President Donald Trump compared an unnamed London hospital to a “war zone” on Friday, saying despite tough gun laws in the UK, it has blood all over the floors from victims of knife attacks.
Trump arrived in Belgium for the NATO summit on Tuesday. From Brussels, he’ll head to the UK on Thursday, where he’ll meet Prime Minister Theresa May and Queen Elizabeth before going to Finland on Sunday.
In recent months, the President has bickered with British officials over his tweets and comments, complicating his relationship with one of America’s closest allies.
Here’s a rundown of his past UK comments:
Trump compares hospital to a war zone
In May, during a speech in Dallas defending gun ownership, Trump offered a grim view of London’s knife crime despite tough gun laws in the UK. He also compared an unnamed London hospital to a “war zone.”
“They don’t have guns. They have knives and instead there’s blood all over the floors of this hospital,” Trump said. “They say it’s as bad as a military war zone hospital … knives, knives, knives. London hasn’t been used to that. They’re getting used to that. It’s pretty tough.”
It’s unclear what hospital Trump was referring to. But the BBC reported that a trauma surgeon at the Royal London Hospital recently told the network that his fellow doctors have compared it to an Afghan war zone.
London recorded the highest rate of knife crime per capita of any police force in England and Wales in the year ending March 2017. Last year, London had a total of 116 murders, including at least 80 stabbing victims and 10 gunshot victims, police said.
Trump slams location of US Embassy
In April, Trump criticized the new location of the US Embassy in London after it moved from its long-standing Grosvenor Square site in central London to its new home south of the city.
“We had the best site in all of London,” Trump told supporters during a rally in Michigan, before adding that the embassy has now moved to “a lousy location.” Residents of the area did not take kindly to the description and the embassy issued a statement essentially defending itself against the President’s criticisms.
Trump blamed the embassy deal on the Obama and Bush administrations. But the decision to move out of the Grosvenor Square building was taken under the Bush administration in 2008, mainly because the building was proving harder to secure in an age of terrorist threats. Also, the US government did not wholly own it.
Trump was expected to have a state visit to the UK in February to attend the embassy’s opening. But in January, he tweeted that he was canceling his trip.
“I am not a big fan of the Obama administration having sold perhaps the best located and finest embassy in London for “peanuts,” he tweeted at the time. “Bad deal. Wanted me to cut ribbon-NO!”
This week’s stop will be categorized as a “working visit” – without the elaborate trappings such as a horse parade or a state dinner at Buckingham Palace.
Police figures show London had 4,700 incidents of knife injuries between April 2017 and March. The previous year’s number was 4,446.
Trump says UK health system is broke
Months earlier, in February, Trump had gone after the UK’s National Health Service, saying it’s facing financial woes and accusing Democrats of seeking a similar universal health care system for the United States.
“The Democrats are pushing for Universal HealthCare while thousands of people are marching in the UK because their U system is going broke and not working,” he tweeted. “Dems want to greatly raise taxes for really bad and non-personal medical care. No thanks,” Trump tweeted.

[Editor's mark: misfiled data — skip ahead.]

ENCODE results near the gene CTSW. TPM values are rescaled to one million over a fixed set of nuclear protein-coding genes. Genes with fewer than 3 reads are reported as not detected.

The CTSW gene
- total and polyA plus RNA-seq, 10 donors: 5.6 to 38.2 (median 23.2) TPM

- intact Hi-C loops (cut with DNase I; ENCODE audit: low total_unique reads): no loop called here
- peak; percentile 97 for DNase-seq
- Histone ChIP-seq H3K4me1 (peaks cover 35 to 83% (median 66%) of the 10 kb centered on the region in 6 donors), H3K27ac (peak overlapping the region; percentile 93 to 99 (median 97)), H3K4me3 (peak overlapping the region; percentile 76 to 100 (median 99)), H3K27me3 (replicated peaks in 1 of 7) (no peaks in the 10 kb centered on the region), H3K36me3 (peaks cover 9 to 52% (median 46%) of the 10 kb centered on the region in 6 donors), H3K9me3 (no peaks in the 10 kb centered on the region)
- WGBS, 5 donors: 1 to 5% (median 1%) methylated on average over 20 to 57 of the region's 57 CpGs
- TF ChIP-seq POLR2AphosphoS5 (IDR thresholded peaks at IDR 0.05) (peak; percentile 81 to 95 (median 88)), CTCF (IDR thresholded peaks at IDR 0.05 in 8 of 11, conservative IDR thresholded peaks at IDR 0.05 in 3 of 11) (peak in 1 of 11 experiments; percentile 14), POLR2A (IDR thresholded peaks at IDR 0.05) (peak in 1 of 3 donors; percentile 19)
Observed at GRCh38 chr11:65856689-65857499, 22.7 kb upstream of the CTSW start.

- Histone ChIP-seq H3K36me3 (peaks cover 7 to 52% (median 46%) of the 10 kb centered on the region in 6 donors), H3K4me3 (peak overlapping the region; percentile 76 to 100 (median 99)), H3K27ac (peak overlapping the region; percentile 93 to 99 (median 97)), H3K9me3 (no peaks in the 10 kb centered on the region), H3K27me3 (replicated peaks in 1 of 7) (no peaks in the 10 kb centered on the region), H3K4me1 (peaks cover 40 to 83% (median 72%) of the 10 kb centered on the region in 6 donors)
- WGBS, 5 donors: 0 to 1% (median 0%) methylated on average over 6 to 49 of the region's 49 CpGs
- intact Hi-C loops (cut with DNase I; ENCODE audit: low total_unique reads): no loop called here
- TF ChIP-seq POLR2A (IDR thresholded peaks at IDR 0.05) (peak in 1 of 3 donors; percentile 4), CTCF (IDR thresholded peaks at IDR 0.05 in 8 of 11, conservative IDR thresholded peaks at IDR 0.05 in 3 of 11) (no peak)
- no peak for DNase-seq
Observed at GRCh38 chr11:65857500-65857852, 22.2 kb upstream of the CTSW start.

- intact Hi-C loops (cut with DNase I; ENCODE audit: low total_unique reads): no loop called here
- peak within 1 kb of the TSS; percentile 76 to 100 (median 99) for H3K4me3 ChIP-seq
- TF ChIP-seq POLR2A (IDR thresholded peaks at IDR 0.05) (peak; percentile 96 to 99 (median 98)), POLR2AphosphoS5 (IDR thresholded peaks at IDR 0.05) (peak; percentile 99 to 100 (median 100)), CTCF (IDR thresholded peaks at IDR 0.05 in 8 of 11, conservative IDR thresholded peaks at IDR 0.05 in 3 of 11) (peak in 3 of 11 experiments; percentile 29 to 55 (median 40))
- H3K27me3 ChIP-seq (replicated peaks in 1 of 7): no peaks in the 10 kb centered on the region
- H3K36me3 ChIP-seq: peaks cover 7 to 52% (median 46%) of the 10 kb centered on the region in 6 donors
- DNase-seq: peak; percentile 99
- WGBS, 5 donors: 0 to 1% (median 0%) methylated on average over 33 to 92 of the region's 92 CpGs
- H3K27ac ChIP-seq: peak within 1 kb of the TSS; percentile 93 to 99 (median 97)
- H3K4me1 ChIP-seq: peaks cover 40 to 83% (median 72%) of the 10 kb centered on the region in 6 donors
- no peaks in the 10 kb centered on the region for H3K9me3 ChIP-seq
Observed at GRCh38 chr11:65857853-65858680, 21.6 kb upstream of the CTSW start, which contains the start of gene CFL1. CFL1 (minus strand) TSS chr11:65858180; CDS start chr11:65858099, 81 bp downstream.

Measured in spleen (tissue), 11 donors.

Britain’s Health Secretary Jeremy Hunt swiftly fired back.
“NHS may have challenges but I’m proud to be from the country that invented universal coverage – where all get care no matter the size of their bank balance,” Hunt tweeted at the time. Hunt is now the foreign secretary.
NHS funding is one of the most hotly contested topics in British politics. Trump’s comments highlighted a sensitive subject in the UK as it seeks a balance between maintaining universal access to health care with rising costs and demand.
Chicago gun violence
In November last year, Trump caused outrage in Britain by retweeting three videos posted by Jayda Frandsen, the deputy leader of Britain First, a far-right party.
The inflammatory videos showed people purported to be Muslims carrying out assaults and smashing a statue of the Virgin Mary.
London Mayor Sadiq Khan called Britain First “a vile, extremist group that exists solely to sow division and hatred in our country.” He added that the videos make it clear that Trump is not welcome in Britain for an official visit.
A spokesperson for Prime Minister Theresa May said Trump was “wrong” to share the videos. Trump took aim at May in a tweet.
“Theresa May, don’t focus on me, focus on the destructive radical Islamic terrorism that is taking place within the United Kingdom. We are doing just fine!” he wrote.
Trump’s series of spats with the London mayor
Trump has a history of criticizing London, and has had well-documented spats with its mayor.
In June, he slammed Khan in a tweet shortly after a terror attack in London. At the time, Khan said he has more important things to do than respond to Trump’s “ill-informed tweet,” which he described as out-of-context.
The spats continued even after Trump was elected president. In June last year, Trump slammed Khan in a tweet shortly after a terror attack in London.
Khan told London residents there’ll be an intensified police presence in the wake of the attacks, and there was no cause for alarm.
“At least 7 dead and 48 wounded in terror attack and Mayor of London says there is “no reason to be alarmed!” Trump tweeted.
At the time, Khan said he has more important things to do than respond to Trump’s tweet, which he described as ill-informed and out-of-context. He later said Trump’s state visit to the UK should be called off because his “policies go against everything we stand for.”